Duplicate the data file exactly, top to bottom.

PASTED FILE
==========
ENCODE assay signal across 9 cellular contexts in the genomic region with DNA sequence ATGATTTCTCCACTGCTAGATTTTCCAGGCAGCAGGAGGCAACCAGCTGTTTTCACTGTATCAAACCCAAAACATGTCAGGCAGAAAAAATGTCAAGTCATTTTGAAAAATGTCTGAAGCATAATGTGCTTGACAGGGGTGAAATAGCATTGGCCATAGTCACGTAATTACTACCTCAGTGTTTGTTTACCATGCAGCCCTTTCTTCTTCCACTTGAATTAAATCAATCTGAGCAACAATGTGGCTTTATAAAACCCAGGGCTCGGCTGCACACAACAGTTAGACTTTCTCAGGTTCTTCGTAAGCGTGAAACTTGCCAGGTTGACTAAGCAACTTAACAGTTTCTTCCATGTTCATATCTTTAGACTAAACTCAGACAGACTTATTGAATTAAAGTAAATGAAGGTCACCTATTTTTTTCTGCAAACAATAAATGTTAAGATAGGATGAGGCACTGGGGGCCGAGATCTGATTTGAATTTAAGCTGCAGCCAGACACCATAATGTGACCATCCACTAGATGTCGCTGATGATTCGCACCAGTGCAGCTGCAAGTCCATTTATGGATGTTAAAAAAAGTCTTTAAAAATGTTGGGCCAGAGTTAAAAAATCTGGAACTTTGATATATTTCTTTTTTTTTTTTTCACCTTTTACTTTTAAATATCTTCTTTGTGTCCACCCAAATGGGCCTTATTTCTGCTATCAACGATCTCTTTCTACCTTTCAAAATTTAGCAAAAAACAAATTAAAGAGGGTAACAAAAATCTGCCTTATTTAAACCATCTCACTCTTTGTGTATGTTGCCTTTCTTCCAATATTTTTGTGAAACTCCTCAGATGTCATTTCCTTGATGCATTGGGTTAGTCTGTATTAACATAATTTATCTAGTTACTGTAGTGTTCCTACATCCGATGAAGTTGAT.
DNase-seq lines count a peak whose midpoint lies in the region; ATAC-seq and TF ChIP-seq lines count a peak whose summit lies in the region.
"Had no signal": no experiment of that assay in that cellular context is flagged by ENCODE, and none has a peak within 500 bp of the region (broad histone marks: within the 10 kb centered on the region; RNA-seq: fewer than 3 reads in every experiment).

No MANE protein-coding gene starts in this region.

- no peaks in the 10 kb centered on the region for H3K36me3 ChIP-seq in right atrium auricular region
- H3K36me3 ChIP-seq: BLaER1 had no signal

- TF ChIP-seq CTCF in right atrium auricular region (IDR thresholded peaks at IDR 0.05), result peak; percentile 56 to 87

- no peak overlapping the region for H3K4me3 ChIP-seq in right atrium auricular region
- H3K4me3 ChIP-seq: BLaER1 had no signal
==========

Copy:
ENCODE assay signal across 9 cellular contexts in the genomic region with DNA sequence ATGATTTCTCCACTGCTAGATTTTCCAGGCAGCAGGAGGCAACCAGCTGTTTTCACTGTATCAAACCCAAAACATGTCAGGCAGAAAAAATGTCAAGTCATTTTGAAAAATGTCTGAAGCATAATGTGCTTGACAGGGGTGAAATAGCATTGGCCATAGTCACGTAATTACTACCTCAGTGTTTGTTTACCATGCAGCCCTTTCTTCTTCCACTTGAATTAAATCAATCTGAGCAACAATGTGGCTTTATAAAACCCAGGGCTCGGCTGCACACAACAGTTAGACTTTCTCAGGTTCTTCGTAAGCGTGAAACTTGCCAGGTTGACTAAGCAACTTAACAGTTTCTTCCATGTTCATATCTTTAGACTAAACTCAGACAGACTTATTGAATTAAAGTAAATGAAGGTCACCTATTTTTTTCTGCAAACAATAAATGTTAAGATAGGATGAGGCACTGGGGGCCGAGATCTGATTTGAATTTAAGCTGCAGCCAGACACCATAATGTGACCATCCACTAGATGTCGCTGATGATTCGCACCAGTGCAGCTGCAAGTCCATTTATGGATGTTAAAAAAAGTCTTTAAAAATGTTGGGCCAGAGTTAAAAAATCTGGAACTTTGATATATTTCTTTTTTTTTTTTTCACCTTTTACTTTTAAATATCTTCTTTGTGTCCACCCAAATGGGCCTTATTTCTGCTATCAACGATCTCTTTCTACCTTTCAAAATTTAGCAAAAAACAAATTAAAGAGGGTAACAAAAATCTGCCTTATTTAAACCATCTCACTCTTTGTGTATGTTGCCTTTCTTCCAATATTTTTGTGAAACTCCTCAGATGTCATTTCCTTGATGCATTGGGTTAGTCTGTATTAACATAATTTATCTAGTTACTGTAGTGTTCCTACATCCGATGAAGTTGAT.
DNase-seq lines count a peak whose midpoint lies in the region; ATAC-seq and TF ChIP-seq lines count a peak whose summit lies in the region.
"Had no signal": no experiment of that assay in that cellular context is flagged by ENCODE, and none has a peak within 500 bp of the region (broad histone marks: within the 10 kb centered on the region; RNA-seq: fewer than 3 reads in every experiment).

No MANE protein-coding gene starts in this region.

- no peaks in the 10 kb centered on the region for H3K36me3 ChIP-seq in right atrium auricular region
- H3K36me3 ChIP-seq: BLaER1 had no signal

- TF ChIP-seq CTCF in right atrium auricular region (IDR thresholded peaks at IDR 0.05), result peak; percentile 56 to 87

- no peak overlapping the region for H3K4me3 ChIP-seq in right atrium auricular region
- H3K4me3 ChIP-seq: BLaER1 had no signal